Preventing Elephant Extinction

A tuskless elephant

A Simple Proposal For Saving the Elephant

  

According to a new study, elephants in Africa are slowly going extinct. Researchers estimate that in Central Africa, there has been a 62 percent decline in the number of African forest elephants over the past 10 years.

"The analysis confirms what conservationists have feared: the rapid trend towards extinction - potentially within the next decade - of the forest elephant," said Dr. Samantha Strindberg of the Wildlife Conservation Society (WCS), one of the lead authors of the study. Similar tales abound about the Asian elephant.

Research at the Queen Elizabeth National Park, Uganda, showed that 15% of female and 9% of males in the park were born without tusks. In 1930 the figure for both male and female elephants was only 1%. Similar results are found elsewhere, in 1997 Mark and Deli Owens found that in Zambia's North Luangwa National Park 38% of all elephants were tusk-less. In the last 150 years tusks have shrunk by half in those elephants that do have tusks.

Experts say that tusk-less elephants are due to a chance mutation. Elephant's are loosing their tusks in a rapid evolutionary response to escape slaughter by poachers. This allows them to live, breed more freely, and have more offspring without tusks.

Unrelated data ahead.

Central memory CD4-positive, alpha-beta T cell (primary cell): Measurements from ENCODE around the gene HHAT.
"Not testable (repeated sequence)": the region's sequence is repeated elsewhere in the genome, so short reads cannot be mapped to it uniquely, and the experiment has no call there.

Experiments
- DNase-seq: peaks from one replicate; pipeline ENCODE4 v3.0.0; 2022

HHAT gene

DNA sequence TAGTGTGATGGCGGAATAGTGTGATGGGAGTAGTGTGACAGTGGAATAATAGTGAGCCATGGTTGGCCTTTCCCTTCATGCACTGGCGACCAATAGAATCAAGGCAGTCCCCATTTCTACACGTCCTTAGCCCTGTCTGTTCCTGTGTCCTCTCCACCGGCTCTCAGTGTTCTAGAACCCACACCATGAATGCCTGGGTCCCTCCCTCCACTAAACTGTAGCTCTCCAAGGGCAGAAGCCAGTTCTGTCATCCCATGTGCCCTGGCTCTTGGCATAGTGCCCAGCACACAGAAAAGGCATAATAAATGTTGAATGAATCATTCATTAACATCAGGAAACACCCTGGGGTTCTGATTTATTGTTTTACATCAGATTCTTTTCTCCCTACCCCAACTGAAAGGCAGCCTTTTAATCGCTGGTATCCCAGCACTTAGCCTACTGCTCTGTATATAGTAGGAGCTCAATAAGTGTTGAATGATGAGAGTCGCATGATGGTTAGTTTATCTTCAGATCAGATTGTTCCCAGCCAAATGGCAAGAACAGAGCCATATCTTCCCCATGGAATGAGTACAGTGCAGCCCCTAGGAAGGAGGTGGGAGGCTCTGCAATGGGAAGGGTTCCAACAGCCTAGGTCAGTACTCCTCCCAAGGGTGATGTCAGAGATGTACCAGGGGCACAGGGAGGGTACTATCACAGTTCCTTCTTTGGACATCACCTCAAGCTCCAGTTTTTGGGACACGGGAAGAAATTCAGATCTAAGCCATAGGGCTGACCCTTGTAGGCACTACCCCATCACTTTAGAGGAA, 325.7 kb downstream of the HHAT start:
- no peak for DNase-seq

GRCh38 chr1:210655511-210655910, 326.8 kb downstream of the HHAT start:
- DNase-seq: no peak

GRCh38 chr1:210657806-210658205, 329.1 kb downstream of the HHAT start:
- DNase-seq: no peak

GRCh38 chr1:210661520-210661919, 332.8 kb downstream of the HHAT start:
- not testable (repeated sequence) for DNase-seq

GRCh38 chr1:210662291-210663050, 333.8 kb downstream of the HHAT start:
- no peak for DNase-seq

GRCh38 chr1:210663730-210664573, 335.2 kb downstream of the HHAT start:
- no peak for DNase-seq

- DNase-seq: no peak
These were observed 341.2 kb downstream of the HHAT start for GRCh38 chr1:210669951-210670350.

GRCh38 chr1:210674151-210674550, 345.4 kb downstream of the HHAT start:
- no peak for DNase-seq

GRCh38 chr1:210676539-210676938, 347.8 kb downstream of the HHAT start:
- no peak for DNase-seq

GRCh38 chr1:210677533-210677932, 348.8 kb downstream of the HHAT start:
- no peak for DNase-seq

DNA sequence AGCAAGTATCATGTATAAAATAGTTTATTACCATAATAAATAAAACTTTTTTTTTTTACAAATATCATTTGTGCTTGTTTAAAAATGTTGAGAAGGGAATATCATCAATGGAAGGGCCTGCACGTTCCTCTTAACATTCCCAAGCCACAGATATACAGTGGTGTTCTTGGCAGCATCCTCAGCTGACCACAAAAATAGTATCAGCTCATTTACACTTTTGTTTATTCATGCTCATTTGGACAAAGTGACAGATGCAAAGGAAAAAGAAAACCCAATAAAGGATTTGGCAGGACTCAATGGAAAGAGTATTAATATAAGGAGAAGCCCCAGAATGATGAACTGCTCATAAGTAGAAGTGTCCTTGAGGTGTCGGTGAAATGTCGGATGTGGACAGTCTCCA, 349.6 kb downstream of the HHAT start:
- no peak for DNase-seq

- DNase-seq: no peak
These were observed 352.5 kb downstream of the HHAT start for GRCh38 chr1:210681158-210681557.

Some conservationists are saying that tusk-less elephants are crippled elephants, as the tusks are used for food and water, knocking down and moving trees and branches, self-defence, and sexual display. The female Asian elephant, which have very small six inch tusks, would tend to disprove this hypothesis. The females go round in groups without males, and yet manage to dig wallows with their forefeet and trunks when no surface water is available. An elephant uses its trunk for breathing, drinking, eating, communicating, smelling, digging, social interaction, and self defence or defence of its young. The trunk is a combination of the nose and upper lip and can suck between 1 and 2 gallons of water into its trunk and then squirt it into its mouth for a drink or onto its body for a shower. The complex muscular structure of the trunk provides both strength and great dexterity. The elephant's trunk is made up of thousands of muscles and does not have any bones. The trunk functions as a tool for picking up small objects using a "finger" projection on the end of the trunk, as well as grasping, and social interaction which includes caressing and disciplining their young.

In 1999 Dr. Dennis Schmitt, associate professor of veterinary medicine at Southwest Missouri State University, made history by being the first researcher to produce an elephant from artificial insemination. We now have the technology to artificially breed elephants without tusks, we could either artificially inseminate them in the wild, or breed them in captivity, for later release into the wild. Costs could be kept down by concentrating on areas of the world with the biggest elephant population drops due to poaching first.

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